During World War II, West Virginia State College was one of 131 colleges and universities nationally that took part in the V-12 Navy College Training Program which offered students a path to a Navy commission.[5]


In 1954, following the Brown decision to desegregate public education, the college transformed from an all-black college with a primarily residential population to a predominantly commuter school with mostly white students. In 2011–2012, WVSU's student population was 61 percent white, 12.5 percent black, 1 percent Asian, 1 percent Hispanic, 0.5 percent American Indian and 24 percent who preferred to not identify race.

In 1957, WVSU lost its land grant status, the only land-grant institution to ever do so, in part due to desegregation. Although land-grant university funding is governed by federal laws, the federal aid is conditioned upon matching state funds. The WV State Board of Education voted to end the matching state funds in 1957 and WVSU also lost the federal funds for instruction, research and extension activities. Under the leadership of President Hazo W. Carter, Jr., a 12-year quest was begun to restore the land-grant designation. The first step toward regaining the status came when Gov. Gaston Caperton signed a bill on Feb. 12, 1991 that had been passed by the Legislature to recognize the land-grant status on the state level. With the assistance from WV Senator Robert C. Byrd, the land-grant status was regained in 2000, effective in 2001. WVSU's birthright was restored and is recognized as an 1890 land-grant institution with recognition at the Federal level along with funding to carry out the mission of teaching, research, and public service. The land-grant institution of WVSU is named the Gus R. Douglass Land-Grant Institution.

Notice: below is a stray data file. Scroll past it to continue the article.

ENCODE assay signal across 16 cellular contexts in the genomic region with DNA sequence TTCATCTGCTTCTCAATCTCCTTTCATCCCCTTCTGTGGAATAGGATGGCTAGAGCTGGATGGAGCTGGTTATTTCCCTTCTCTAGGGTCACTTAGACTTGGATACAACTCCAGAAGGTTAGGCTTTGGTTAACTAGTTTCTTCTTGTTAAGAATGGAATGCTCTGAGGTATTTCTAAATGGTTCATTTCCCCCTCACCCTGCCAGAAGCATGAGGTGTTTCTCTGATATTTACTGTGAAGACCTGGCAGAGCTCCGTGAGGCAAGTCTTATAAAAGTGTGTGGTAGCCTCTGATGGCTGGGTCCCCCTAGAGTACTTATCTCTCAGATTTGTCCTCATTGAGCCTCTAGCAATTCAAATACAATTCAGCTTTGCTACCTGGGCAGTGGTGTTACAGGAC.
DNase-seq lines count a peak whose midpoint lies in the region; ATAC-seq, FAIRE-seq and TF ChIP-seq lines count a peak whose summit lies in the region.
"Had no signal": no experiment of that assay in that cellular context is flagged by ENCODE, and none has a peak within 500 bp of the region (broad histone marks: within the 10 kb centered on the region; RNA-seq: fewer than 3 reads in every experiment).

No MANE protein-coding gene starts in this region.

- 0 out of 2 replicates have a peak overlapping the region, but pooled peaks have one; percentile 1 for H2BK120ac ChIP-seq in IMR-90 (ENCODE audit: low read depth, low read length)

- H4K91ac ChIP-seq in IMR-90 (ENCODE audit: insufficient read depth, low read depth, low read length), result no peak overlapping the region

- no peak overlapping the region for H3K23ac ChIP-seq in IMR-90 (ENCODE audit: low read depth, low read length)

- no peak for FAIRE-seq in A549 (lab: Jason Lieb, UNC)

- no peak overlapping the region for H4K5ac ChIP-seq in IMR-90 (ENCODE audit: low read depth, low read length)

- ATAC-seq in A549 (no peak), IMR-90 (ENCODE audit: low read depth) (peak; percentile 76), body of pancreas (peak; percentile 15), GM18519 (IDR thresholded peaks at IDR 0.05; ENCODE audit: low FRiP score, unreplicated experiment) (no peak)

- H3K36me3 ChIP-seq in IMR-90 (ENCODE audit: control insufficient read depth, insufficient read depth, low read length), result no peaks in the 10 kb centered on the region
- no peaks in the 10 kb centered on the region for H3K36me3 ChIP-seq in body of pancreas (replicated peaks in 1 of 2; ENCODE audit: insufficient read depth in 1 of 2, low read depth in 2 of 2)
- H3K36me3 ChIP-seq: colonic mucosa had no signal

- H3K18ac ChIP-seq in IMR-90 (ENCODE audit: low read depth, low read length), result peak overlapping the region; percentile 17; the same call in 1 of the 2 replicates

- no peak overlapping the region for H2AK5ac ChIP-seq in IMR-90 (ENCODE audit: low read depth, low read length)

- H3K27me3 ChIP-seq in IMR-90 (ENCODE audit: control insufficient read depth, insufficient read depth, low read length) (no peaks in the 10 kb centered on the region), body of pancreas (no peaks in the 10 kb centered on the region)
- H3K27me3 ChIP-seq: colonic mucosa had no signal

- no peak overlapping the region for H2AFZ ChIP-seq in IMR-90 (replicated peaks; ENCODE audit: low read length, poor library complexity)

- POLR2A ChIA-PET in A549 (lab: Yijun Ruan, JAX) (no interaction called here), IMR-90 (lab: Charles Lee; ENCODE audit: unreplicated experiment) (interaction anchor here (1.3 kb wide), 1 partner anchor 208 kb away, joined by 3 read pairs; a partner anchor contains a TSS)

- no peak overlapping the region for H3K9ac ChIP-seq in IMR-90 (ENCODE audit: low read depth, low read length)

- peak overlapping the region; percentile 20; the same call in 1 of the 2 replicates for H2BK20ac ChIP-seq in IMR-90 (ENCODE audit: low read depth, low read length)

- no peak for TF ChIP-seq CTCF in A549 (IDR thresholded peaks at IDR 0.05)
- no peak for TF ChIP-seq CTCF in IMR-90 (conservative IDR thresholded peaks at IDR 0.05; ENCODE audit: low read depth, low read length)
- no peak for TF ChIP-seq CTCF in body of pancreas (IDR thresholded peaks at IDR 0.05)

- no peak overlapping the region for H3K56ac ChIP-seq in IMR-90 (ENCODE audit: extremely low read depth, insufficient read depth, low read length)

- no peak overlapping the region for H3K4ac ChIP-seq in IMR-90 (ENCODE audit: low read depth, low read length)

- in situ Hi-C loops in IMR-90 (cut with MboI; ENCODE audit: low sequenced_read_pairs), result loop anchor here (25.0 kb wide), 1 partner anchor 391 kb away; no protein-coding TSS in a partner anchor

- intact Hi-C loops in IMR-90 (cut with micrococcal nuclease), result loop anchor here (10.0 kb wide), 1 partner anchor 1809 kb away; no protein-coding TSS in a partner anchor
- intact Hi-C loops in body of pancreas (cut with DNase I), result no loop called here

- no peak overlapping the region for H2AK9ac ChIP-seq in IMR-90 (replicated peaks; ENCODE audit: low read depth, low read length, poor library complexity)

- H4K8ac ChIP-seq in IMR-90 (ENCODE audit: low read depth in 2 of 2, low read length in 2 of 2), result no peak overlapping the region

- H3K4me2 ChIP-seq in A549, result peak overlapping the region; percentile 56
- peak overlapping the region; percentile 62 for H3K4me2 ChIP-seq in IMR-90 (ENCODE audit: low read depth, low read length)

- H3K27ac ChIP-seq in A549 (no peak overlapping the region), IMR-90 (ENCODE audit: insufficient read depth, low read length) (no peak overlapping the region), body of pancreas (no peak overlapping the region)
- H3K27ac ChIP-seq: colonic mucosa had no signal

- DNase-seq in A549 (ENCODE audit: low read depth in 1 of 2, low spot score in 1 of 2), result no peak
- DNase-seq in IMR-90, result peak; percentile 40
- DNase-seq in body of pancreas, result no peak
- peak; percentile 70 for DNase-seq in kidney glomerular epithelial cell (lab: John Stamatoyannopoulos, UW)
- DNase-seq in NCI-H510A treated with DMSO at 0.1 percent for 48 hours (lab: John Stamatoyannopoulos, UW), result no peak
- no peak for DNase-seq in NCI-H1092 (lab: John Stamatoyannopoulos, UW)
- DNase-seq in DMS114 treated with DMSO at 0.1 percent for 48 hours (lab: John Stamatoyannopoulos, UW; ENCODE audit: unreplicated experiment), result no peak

University status[edit]

In 2003 the school's community college, established in 1953, was separately accredited as the West Virginia State Community and Technical College but remained administratively linked to West Virginia State College. In 2004, West Virginia State College gained university status, becoming West Virginia State University and began to offer graduate degrees in Biotechnology and Media Studies. In the fall of 2011, WVSU began to offer a graduate degree in Law Enforcement.[6] Beginning in the spring of 2014, WVSU will offer a graduate degree in Education.[7]

In 2008, the legislature fully separated the community and technical college. However, both schools continued to share the same campus. In 2009, the Community and Technical College went through a name change. The new name was announced on April 20, 2009, as Kanawha Valley Community and Technical College. In the fall of 2012, KVCTC moved to its new location where the former Dow Chemical research facility is located in South Charleston, West Virginia. Kanawha Valley is now merged with Bridgemont Community and Technical College as BridgeValley Community and Technical College.